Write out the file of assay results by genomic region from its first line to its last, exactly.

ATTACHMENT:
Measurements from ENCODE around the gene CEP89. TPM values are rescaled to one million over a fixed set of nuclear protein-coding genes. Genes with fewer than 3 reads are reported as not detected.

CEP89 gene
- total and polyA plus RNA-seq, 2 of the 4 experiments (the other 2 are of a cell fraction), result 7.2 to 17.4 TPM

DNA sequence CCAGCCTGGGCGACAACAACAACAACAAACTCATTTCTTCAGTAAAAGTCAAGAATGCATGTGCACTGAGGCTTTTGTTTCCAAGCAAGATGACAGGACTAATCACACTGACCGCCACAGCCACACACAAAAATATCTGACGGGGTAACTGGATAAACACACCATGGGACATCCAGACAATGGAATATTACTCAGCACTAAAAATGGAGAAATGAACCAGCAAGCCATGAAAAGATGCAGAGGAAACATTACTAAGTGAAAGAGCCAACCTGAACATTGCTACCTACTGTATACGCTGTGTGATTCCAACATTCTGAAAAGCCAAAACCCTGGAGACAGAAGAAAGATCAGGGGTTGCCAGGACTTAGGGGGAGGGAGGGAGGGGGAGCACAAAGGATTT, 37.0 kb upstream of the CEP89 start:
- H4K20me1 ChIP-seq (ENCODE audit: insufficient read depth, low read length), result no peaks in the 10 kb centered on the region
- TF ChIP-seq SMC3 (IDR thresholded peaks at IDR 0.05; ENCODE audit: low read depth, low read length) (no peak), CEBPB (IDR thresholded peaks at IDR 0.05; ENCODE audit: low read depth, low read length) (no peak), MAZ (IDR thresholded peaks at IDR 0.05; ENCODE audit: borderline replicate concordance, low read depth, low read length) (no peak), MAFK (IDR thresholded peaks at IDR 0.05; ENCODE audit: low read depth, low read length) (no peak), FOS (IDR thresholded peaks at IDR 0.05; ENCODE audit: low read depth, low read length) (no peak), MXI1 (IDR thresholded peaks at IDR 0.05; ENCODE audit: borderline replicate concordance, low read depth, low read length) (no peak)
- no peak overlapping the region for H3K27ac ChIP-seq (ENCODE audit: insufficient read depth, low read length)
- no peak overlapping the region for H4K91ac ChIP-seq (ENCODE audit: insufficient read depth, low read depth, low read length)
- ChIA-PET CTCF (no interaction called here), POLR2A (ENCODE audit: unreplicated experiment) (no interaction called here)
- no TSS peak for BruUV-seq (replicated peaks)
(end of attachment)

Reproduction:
Measurements from ENCODE around the gene CEP89. TPM values are rescaled to one million over a fixed set of nuclear protein-coding genes. Genes with fewer than 3 reads are reported as not detected.

CEP89 gene
- total and polyA plus RNA-seq, 2 of the 4 experiments (the other 2 are of a cell fraction), result 7.2 to 17.4 TPM

DNA sequence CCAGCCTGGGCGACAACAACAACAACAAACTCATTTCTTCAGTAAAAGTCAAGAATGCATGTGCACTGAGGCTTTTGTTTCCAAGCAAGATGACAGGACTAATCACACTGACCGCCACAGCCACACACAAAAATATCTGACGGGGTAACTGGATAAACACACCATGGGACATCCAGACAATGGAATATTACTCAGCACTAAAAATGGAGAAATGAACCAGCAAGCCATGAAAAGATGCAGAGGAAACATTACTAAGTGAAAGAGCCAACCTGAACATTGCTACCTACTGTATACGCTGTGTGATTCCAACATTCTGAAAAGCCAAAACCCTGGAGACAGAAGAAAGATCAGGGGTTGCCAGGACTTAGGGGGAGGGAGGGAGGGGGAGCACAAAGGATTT, 37.0 kb upstream of the CEP89 start:
- H4K20me1 ChIP-seq (ENCODE audit: insufficient read depth, low read length), result no peaks in the 10 kb centered on the region
- TF ChIP-seq SMC3 (IDR thresholded peaks at IDR 0.05; ENCODE audit: low read depth, low read length) (no peak), CEBPB (IDR thresholded peaks at IDR 0.05; ENCODE audit: low read depth, low read length) (no peak), MAZ (IDR thresholded peaks at IDR 0.05; ENCODE audit: borderline replicate concordance, low read depth, low read length) (no peak), MAFK (IDR thresholded peaks at IDR 0.05; ENCODE audit: low read depth, low read length) (no peak), FOS (IDR thresholded peaks at IDR 0.05; ENCODE audit: low read depth, low read length) (no peak), MXI1 (IDR thresholded peaks at IDR 0.05; ENCODE audit: borderline replicate concordance, low read depth, low read length) (no peak)
- no peak overlapping the region for H3K27ac ChIP-seq (ENCODE audit: insufficient read depth, low read length)
- no peak overlapping the region for H4K91ac ChIP-seq (ENCODE audit: insufficient read depth, low read depth, low read length)
- ChIA-PET CTCF (no interaction called here), POLR2A (ENCODE audit: unreplicated experiment) (no interaction called here)
- no TSS peak for BruUV-seq (replicated peaks)